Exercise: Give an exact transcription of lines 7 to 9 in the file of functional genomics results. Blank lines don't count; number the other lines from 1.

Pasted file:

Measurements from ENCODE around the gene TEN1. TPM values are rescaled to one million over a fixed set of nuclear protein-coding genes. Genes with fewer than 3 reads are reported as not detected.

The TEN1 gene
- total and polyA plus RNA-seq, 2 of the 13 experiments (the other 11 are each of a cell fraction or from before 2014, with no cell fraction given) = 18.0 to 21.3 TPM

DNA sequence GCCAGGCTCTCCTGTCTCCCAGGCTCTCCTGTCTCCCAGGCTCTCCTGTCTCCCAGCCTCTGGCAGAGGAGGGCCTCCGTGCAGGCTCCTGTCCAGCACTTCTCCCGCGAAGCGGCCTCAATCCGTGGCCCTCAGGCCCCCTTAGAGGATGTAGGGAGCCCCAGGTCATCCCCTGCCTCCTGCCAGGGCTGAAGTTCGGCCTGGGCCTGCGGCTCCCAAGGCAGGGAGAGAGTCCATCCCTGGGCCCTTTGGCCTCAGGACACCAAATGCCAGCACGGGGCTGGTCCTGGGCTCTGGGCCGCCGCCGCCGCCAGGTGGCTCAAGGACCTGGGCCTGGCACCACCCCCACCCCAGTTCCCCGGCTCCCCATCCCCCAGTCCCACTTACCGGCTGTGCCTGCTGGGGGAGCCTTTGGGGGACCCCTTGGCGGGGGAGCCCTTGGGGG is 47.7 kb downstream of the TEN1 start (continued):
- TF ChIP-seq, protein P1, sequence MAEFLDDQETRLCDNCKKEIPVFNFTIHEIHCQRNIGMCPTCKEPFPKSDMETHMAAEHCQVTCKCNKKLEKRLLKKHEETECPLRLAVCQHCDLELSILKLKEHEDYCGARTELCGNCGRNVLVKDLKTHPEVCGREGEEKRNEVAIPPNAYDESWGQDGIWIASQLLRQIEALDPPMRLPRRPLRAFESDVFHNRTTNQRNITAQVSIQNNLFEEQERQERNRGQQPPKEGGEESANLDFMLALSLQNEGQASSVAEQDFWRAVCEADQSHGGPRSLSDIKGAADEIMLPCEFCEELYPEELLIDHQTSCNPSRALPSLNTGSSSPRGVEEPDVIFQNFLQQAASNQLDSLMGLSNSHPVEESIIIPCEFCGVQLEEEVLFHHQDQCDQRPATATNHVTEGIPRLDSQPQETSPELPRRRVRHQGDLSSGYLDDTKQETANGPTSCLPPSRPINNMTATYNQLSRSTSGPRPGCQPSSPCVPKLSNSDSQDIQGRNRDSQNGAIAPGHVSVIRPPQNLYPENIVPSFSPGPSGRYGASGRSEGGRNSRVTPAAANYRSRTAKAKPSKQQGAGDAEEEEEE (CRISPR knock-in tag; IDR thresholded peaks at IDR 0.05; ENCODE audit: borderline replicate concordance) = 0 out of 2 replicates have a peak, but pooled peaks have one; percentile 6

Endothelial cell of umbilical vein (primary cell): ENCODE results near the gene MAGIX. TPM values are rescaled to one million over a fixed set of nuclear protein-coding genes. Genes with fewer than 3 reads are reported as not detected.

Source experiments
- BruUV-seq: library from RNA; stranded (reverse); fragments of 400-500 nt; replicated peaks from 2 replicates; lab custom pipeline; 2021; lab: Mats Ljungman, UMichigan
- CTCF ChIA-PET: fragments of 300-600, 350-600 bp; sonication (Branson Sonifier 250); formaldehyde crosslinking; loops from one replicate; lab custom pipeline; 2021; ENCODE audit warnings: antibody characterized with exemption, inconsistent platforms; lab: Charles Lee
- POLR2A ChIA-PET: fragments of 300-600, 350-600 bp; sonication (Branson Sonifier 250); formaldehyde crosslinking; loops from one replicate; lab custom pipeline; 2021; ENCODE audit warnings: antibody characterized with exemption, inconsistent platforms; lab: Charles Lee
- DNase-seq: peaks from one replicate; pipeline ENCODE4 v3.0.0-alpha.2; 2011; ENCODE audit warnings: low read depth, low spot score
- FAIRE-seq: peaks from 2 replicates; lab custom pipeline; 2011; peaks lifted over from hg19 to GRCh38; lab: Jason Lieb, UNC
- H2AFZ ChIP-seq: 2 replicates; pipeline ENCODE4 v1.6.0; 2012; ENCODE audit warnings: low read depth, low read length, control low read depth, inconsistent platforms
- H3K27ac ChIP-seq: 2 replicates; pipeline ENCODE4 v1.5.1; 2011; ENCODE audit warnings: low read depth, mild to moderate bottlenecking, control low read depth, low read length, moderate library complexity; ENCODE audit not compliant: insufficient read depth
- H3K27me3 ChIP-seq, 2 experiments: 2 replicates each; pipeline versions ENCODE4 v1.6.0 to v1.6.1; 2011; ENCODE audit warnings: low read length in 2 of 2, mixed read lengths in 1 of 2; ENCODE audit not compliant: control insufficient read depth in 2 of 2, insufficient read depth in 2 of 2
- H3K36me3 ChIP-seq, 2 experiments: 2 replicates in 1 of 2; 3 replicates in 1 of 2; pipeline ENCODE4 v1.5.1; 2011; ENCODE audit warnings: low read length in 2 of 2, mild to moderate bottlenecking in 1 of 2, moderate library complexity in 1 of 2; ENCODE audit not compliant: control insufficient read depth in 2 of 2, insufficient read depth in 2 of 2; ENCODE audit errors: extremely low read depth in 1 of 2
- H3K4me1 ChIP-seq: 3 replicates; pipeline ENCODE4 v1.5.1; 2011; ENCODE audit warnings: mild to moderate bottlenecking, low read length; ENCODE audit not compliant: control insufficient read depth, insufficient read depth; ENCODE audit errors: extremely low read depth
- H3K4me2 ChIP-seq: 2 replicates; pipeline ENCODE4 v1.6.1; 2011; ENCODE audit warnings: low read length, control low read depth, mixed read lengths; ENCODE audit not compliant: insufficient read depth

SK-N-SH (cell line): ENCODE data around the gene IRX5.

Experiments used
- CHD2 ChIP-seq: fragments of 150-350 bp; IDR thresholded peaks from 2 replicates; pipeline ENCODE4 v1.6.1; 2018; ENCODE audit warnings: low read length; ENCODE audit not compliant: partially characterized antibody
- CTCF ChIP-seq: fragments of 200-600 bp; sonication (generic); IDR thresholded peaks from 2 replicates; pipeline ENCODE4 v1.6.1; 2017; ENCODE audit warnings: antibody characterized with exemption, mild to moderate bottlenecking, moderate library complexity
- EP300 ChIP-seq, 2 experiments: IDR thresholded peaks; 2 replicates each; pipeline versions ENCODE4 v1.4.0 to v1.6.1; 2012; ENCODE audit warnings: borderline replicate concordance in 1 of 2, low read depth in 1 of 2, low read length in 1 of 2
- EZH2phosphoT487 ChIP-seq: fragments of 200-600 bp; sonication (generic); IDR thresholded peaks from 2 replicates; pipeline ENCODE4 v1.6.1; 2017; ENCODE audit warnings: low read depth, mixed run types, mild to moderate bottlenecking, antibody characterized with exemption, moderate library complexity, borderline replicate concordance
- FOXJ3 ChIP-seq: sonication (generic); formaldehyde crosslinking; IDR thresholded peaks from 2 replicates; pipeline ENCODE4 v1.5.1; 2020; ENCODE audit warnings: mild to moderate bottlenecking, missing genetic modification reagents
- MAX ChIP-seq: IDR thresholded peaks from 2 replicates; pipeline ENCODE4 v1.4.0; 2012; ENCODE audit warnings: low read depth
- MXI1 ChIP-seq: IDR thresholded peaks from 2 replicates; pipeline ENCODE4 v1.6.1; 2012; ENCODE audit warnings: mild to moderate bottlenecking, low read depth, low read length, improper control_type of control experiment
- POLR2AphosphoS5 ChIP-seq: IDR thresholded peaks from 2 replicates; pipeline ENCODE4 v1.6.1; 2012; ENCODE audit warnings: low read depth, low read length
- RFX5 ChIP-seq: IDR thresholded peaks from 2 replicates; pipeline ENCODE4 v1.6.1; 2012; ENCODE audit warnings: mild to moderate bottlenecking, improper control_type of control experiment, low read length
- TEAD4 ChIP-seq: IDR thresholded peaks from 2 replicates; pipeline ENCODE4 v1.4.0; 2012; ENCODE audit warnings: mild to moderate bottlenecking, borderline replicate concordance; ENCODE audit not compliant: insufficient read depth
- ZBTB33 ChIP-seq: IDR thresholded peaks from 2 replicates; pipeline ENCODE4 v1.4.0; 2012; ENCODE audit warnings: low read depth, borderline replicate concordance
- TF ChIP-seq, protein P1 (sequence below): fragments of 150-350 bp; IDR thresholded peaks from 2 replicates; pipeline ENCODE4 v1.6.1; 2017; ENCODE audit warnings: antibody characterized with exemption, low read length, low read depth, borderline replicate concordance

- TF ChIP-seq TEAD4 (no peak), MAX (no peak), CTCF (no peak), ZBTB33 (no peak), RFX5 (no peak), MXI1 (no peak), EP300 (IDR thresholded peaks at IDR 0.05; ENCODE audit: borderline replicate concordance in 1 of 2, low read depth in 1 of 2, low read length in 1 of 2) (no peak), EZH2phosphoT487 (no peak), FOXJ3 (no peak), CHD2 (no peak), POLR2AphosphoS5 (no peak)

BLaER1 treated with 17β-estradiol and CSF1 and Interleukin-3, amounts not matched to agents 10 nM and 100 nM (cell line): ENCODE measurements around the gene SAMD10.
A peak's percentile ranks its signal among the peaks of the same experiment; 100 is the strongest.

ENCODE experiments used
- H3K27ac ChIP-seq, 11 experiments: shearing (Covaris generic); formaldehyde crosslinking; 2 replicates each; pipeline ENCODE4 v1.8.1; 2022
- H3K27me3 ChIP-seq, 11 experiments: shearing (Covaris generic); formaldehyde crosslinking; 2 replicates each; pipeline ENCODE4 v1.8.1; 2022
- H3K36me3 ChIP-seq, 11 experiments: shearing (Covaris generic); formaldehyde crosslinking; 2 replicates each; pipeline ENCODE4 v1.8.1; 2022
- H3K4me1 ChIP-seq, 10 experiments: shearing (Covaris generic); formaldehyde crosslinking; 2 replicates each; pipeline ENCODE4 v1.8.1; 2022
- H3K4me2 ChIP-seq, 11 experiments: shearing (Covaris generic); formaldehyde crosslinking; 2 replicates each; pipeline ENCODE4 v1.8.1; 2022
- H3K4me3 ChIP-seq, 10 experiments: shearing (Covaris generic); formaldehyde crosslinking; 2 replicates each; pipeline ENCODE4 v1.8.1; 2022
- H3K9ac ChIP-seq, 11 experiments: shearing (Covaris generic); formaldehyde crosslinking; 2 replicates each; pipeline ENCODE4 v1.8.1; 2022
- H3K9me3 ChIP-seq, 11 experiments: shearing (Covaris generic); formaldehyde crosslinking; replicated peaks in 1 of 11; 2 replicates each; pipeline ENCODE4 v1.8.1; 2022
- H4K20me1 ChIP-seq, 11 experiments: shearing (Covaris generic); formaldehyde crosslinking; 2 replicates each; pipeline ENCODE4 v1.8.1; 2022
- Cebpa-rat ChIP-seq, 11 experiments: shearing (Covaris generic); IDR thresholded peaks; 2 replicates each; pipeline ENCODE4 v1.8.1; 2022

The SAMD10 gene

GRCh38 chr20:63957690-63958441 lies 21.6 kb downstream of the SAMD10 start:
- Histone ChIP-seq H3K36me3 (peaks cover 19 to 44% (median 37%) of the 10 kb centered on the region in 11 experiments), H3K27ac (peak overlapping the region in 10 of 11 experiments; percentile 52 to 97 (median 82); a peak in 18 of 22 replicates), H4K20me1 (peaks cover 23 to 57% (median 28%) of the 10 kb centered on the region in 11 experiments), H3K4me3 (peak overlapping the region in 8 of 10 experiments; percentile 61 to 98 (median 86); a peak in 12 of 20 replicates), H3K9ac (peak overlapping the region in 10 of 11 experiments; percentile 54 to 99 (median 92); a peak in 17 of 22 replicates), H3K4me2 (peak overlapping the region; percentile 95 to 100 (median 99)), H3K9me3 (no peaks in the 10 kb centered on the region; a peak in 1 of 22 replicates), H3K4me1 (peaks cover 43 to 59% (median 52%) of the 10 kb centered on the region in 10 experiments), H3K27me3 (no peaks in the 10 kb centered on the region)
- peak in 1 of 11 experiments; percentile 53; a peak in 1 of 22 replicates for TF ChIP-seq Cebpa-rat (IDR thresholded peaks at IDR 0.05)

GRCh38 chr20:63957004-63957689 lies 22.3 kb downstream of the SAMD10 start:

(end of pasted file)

Source experiments
- BruUV-seq: library from RNA; stranded (reverse); fragments of 400-500 nt; replicated peaks from 2 replicates; lab custom pipeline; 2021; lab: Mats Ljungman, UMichigan
- CTCF ChIA-PET: fragments of 300-600, 350-600 bp; sonication (Branson Sonifier 250); formaldehyde crosslinking; loops from one replicate; lab custom pipeline; 2021; ENCODE audit warnings: antibody characterized with exemption, inconsistent platforms; lab: Charles Lee